Cooperative (CO-OP) Education Program

What is Co-op?

Cooperative education (co-op) brings together the worlds of education and work. Co-op students alternate sessions of full-time work with semesters of full-time study. On-the-job, they apply classroom theory to workplace production projects. As they work with professionals, they learn about the potential for their chosen careers. In the classroom, work experience makes theory meaningful.

Although programs vary in size and scope between departments, all have one goal: to provide an opportunity for students to gain relevant work experience and to understand the role of the professional in business and industry.

In the College of Technology, cooperative education programs are administered by departmental coordinators who help students locate jobs, schedule interviews, provide course and career counseling, and may visit students on the job site. They maintain regular communication with the employer and help employers and students establish a mutually beneficial relationship. The college’s and departmental efforts are part of the larger university co-op office, called Professional Practice Programs.

Technology students often find that by integrating classroom and laboratory instruction with related work experience, their job marketability increases greatly. These students have the experience that employers look for - and often do not find - in recent graduates.

Cooperative education provides a valuable opportunity for students, industry and the university to work together for their mutual benefit while meeting their individual goals and objectives.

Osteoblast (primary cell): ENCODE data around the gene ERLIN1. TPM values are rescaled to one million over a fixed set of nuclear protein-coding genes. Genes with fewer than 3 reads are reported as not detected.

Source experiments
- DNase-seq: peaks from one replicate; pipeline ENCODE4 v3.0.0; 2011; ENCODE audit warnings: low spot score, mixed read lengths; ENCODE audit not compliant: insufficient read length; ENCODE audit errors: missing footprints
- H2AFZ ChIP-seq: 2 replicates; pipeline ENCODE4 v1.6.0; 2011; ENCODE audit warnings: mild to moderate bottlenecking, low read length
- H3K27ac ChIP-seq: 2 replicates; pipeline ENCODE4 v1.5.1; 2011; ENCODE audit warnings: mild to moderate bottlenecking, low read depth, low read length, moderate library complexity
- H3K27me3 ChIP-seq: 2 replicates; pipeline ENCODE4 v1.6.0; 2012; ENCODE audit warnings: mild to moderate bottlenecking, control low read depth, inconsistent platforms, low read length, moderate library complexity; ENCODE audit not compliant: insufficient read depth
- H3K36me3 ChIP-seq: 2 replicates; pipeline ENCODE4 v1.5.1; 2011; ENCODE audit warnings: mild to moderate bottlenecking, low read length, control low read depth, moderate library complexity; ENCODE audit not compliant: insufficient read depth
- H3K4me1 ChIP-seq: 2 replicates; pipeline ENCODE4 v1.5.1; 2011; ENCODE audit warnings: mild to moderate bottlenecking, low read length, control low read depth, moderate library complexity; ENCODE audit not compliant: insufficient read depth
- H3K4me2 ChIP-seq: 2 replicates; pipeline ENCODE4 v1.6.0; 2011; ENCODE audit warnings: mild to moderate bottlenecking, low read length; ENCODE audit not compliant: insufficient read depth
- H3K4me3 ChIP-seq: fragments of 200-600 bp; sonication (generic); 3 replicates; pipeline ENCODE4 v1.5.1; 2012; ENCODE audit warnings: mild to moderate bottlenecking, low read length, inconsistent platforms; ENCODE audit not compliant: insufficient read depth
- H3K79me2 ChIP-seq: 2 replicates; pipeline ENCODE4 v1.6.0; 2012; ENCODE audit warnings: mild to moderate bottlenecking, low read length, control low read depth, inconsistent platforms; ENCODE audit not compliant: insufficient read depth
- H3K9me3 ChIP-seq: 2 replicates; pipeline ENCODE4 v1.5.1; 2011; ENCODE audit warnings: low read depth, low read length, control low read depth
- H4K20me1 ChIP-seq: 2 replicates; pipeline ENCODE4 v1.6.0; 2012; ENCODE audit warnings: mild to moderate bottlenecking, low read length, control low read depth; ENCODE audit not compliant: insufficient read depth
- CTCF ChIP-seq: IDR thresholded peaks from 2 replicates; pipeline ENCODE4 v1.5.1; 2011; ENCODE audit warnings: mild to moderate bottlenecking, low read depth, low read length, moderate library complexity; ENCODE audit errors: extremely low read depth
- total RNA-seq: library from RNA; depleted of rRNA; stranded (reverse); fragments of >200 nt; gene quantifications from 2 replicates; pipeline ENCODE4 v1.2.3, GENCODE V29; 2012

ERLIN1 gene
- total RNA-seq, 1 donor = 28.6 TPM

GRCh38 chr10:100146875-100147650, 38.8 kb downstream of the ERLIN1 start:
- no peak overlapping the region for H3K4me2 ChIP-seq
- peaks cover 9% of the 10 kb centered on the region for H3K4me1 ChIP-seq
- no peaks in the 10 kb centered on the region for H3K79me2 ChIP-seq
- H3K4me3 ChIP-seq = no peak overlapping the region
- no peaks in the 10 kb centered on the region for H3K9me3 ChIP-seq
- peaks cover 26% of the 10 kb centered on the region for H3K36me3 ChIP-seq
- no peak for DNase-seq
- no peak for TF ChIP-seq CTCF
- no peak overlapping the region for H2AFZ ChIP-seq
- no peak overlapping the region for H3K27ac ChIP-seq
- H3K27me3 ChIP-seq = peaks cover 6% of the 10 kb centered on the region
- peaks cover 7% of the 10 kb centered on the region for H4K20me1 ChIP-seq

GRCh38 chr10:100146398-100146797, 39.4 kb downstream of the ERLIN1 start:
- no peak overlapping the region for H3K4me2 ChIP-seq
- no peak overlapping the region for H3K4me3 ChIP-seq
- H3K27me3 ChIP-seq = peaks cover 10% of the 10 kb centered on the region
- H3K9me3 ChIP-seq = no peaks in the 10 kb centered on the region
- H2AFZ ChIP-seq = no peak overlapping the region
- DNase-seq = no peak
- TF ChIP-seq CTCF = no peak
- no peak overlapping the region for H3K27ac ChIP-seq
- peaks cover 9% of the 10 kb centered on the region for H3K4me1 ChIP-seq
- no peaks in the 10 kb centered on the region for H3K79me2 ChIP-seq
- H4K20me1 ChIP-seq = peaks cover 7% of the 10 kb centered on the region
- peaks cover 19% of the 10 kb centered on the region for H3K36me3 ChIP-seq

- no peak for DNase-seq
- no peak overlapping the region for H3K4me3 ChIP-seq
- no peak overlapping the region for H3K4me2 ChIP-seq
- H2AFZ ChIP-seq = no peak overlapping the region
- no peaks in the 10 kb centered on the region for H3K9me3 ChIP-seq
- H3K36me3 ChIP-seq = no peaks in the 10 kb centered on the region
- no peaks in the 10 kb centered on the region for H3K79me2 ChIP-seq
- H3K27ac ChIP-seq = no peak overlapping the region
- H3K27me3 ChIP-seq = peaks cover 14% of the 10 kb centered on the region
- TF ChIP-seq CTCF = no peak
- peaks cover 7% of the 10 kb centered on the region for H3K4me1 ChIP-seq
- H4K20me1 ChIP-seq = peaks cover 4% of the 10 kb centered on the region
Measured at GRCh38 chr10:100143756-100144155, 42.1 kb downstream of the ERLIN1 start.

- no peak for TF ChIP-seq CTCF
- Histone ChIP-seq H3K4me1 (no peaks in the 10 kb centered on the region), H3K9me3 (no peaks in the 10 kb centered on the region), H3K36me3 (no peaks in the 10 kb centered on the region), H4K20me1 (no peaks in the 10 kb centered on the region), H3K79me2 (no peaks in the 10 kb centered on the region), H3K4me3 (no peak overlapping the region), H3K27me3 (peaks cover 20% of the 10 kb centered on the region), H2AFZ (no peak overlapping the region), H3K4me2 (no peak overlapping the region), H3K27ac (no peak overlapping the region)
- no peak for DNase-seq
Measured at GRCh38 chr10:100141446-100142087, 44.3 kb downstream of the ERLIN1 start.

For more information about a specific department’s co-op program, the department contact is provided in the list below:

Eligibility

Co-op programs are voluntary and open to students who meet specific criteria set by the university as well as specific requirements set by the departments. Acceptance into the program does not guarantee placement at a specific company when the student graduates. Once accepted into the co-op program, students register for the appropriate cooperative education course and pay the registration fee for each work session. By doing so, they maintain full-time student status while away on work assignments. Income received while on co-op work sessions is exempt from consideration in financial aid decisions.

Co-op Jobs

Specific jobs depend upon the student's discipline and the employer who hires him/her. But, most co-op students find themselves doing what a recent graduate might do or assisting a professional. In either case, the student has the opportunity of observing, or being, a professional in action.

Getting a Co-op Job

Students interview for co-op positions just as any job seeker would interview for a full-time position. Prospective employers are university-approved and, at their discretion, interview either on campus or at their place of business.

Co-op employers base their selection on their company's needs, the needs of the students, and the degree to which they will benefit from each other. Offers are generally extended in the middle or late spring but may be tendered in the fall also. Each candidate is free to accept or reject any offer.

Once a student is hired, the departmental co-op coordinator works closely with both student and employer to set up a work program to the benefit of both.

Co-op Class/Work Schedules